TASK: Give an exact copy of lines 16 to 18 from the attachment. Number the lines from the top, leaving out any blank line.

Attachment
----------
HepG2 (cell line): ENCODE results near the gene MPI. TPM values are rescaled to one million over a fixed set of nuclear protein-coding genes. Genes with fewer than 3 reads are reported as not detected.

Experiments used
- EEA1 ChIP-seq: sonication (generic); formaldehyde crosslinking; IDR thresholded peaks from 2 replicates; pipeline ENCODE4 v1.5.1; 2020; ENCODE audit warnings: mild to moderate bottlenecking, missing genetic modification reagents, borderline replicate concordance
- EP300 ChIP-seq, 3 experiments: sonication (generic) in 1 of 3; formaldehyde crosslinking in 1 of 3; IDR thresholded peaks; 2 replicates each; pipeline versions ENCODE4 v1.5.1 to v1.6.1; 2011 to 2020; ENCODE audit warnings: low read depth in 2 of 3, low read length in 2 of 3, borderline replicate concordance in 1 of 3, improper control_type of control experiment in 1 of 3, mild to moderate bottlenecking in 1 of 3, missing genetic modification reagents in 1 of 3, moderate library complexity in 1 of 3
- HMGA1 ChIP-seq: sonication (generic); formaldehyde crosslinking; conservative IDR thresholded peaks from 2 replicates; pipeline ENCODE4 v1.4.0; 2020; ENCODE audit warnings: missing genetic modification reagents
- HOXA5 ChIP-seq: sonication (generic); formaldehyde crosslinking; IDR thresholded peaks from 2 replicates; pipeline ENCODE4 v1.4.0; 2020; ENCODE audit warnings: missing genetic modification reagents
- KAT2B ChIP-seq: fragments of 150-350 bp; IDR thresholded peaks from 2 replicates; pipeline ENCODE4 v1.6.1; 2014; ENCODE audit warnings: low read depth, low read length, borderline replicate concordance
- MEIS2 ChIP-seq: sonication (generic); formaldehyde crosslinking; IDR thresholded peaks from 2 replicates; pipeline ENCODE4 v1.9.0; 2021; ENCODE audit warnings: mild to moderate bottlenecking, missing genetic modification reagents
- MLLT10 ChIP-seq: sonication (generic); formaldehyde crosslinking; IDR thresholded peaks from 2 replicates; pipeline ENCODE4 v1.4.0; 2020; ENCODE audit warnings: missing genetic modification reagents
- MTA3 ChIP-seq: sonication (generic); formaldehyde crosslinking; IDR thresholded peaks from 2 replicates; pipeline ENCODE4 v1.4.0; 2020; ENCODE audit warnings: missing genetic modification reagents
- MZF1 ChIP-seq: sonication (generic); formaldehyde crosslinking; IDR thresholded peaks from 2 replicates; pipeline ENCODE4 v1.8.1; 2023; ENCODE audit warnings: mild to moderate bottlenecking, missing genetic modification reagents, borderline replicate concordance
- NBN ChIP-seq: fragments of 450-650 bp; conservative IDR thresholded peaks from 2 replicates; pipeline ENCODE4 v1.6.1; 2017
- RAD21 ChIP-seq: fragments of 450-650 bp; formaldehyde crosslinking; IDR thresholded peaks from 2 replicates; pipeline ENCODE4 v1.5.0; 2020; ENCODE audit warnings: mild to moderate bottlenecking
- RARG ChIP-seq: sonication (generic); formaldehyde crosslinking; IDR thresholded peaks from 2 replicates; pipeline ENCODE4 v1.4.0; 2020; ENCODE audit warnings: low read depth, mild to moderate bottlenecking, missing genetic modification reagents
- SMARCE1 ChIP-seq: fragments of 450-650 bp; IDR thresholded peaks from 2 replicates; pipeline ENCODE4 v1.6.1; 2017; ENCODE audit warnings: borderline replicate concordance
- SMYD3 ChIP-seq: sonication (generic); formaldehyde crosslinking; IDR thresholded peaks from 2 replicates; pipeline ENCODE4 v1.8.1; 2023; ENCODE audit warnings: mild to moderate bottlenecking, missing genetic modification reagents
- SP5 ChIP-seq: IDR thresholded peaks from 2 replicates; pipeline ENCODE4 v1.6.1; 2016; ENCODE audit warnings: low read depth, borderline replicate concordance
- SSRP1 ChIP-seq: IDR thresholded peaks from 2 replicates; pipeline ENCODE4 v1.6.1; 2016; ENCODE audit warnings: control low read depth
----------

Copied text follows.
- SMYD3 ChIP-seq: sonication (generic); formaldehyde crosslinking; IDR thresholded peaks from 2 replicates; pipeline ENCODE4 v1.8.1; 2023; ENCODE audit warnings: mild to moderate bottlenecking, missing genetic modification reagents
- SP5 ChIP-seq: IDR thresholded peaks from 2 replicates; pipeline ENCODE4 v1.6.1; 2016; ENCODE audit warnings: low read depth, borderline replicate concordance
- SSRP1 ChIP-seq: IDR thresholded peaks from 2 replicates; pipeline ENCODE4 v1.6.1; 2016; ENCODE audit warnings: control low read depth